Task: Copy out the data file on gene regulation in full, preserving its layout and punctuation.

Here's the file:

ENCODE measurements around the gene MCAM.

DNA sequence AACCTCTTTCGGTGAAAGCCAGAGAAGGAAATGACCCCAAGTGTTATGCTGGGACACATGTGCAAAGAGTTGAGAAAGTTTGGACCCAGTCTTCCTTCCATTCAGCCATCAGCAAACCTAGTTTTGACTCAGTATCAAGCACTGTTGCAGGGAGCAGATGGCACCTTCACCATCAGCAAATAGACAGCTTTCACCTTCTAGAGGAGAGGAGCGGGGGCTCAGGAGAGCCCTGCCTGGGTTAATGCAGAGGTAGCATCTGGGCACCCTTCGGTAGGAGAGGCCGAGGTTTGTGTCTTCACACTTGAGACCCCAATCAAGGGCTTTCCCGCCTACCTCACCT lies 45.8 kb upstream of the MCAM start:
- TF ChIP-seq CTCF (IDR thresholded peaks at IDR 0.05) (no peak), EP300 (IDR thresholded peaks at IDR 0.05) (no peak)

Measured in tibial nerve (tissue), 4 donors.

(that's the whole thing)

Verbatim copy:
ENCODE measurements around the gene MCAM.

DNA sequence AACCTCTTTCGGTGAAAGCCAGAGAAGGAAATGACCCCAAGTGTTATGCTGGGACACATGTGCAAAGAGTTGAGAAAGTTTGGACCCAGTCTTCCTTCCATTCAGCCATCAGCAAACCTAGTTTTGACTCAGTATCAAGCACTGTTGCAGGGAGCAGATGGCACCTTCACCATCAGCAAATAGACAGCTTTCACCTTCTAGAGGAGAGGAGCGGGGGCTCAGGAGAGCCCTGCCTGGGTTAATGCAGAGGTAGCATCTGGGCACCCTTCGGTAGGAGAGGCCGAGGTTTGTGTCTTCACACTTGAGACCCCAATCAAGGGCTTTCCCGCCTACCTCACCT lies 45.8 kb upstream of the MCAM start:
- TF ChIP-seq CTCF (IDR thresholded peaks at IDR 0.05) (no peak), EP300 (IDR thresholded peaks at IDR 0.05) (no peak)

Measured in tibial nerve (tissue), 4 donors.